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Panama Papers: Soon searchable by everyone thanks to the cloud

Simon Huelsboemer | April 29, 2016
How did journalists organize and analyze 2.6 terabytes of data?

CW: How many people were and are connected to the Panama Papers project at ICIJ on the technical side?

Cabra: ICIJ has a very small staff of 12 people, a mixed team of programmers and journalists. Half of them -- six -- are in my team, the data and research unit. In this unit we are all involved in the processing of the data, but mainly there are three programmers who take care of the technical issues. One programmer was focused on the unstructured data in the documents, another one was focused on the structured data, and Neo4j and the data analysis.

CW: What will be the next steps with the Panama Papers project from a technical point of view?

Cabra: We've made a big breakthrough on the stories. We exposed names in the public interest including names of hundreds of politicians in more than 50 countries. In early May we are going to release the names of more than 200,000 companies in tax havens that were incorporated by Mossack Fonseca. We are going to put that into the cloud on our website for everybody to use. Right now on we have "offshore leaks" where we already put out the names of hundreds of thousands of offshore companies. We are going to add the Panama Papers data to that.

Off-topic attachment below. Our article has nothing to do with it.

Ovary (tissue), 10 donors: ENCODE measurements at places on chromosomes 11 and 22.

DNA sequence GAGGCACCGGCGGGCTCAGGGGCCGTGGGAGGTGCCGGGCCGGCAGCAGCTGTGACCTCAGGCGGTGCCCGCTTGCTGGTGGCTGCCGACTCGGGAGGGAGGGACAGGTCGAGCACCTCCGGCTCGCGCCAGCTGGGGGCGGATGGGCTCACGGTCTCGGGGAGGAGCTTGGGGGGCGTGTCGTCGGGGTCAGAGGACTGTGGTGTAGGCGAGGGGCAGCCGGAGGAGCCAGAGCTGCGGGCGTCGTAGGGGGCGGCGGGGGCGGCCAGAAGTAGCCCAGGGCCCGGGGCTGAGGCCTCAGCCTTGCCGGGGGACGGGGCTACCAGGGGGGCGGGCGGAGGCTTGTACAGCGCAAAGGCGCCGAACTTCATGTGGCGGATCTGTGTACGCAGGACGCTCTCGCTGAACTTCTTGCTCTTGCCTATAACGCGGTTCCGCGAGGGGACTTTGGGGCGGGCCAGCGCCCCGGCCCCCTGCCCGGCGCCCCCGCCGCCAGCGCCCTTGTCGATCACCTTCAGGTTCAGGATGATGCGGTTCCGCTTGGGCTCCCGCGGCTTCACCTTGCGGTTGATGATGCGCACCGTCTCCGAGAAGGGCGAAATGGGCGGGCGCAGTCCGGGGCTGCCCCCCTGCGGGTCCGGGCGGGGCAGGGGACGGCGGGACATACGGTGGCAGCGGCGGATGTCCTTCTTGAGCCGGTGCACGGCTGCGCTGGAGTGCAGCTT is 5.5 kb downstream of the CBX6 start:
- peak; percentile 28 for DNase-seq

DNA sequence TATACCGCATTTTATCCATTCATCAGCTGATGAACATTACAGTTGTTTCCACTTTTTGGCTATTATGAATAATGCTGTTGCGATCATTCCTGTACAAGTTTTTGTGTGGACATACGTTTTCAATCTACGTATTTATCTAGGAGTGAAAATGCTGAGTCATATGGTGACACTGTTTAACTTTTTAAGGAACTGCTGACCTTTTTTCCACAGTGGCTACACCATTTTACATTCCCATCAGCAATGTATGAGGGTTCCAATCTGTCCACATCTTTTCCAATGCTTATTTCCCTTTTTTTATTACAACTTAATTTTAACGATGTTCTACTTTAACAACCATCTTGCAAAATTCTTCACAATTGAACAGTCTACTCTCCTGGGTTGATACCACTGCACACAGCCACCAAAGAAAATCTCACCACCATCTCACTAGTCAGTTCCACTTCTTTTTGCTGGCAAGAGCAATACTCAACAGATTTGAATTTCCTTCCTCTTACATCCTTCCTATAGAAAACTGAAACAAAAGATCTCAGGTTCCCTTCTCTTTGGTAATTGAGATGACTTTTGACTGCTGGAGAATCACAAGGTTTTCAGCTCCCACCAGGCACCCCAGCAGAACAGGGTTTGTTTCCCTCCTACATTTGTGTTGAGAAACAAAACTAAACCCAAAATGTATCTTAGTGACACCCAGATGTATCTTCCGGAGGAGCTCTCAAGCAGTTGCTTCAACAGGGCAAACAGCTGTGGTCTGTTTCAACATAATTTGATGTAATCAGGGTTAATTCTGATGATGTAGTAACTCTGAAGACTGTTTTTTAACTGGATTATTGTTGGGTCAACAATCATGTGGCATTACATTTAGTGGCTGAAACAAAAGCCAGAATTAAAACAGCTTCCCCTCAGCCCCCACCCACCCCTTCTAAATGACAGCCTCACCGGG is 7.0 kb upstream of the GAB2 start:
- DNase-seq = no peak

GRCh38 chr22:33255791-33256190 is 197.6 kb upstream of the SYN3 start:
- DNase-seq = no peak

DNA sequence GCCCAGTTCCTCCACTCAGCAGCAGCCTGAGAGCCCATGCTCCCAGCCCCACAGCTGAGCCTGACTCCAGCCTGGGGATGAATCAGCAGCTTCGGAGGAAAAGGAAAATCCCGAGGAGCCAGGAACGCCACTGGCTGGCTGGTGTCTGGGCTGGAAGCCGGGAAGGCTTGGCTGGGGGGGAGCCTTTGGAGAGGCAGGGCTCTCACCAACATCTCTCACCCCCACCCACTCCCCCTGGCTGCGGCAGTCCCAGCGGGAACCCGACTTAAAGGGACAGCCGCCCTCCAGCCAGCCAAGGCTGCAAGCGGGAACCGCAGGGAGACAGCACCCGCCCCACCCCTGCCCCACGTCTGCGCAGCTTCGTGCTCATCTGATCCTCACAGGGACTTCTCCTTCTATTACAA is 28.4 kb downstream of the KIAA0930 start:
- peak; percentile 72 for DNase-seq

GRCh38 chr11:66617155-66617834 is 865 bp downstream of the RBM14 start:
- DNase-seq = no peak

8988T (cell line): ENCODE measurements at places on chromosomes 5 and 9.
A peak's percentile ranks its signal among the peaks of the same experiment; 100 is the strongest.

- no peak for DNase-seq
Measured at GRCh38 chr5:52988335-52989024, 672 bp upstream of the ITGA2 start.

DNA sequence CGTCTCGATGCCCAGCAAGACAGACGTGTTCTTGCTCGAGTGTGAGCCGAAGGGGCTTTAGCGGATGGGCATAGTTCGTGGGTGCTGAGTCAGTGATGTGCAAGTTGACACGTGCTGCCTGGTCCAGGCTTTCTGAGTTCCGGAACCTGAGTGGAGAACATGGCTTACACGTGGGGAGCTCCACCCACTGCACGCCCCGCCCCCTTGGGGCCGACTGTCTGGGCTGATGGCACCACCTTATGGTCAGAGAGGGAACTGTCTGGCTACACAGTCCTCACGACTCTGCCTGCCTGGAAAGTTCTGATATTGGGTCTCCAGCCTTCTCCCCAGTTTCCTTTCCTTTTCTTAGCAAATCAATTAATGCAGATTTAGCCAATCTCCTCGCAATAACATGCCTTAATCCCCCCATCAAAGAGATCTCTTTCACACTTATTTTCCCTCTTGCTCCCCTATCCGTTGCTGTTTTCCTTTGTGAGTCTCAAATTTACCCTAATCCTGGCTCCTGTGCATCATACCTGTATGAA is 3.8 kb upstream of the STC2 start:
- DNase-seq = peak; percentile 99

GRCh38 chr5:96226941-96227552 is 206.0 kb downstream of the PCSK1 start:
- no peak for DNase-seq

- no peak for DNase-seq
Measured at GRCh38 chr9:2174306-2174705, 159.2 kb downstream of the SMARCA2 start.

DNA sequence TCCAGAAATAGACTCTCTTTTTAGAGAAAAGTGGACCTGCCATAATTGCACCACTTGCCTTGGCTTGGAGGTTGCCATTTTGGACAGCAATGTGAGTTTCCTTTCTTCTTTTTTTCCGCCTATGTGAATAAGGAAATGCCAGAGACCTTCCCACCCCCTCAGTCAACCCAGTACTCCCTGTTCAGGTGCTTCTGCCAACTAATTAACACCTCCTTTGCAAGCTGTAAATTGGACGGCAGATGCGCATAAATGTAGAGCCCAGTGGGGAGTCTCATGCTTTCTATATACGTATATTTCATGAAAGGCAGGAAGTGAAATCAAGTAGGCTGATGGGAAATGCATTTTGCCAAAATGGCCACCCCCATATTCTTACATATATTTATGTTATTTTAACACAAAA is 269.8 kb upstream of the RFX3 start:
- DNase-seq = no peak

So in early May we will have this search engine on the website where anybody, from journalists to citizens to law enforcement to tax authorities, are going to be able to search these companies and the people behind them. We will also use our backend tools -- Neo4j and -- to offer visualization. I believe this will be a big step because thousands of people will use this database.

CW: Why do you think that?

Cabra: Out of everything ICIJ has produced in the past years, our most successful product has been the offshore leaks database. Even today -- before the Panama Papers [are put online] -- the most viewed thing that we have on our website is the offshore leaks database. I am pretty confident that we are going to have a big success with the database because now we have even more eyes and more people interested in this offshore data. Therefore I think that people will use it a lot. I know for a fact for example that with the offshore leaks data we released in June 2013, tax authorities used it. For example in South Korea they recovered millions of dollars of unpaid taxes just by using the data that we released publicly. So I do foresee that a lot of people are going to be interested in the end.


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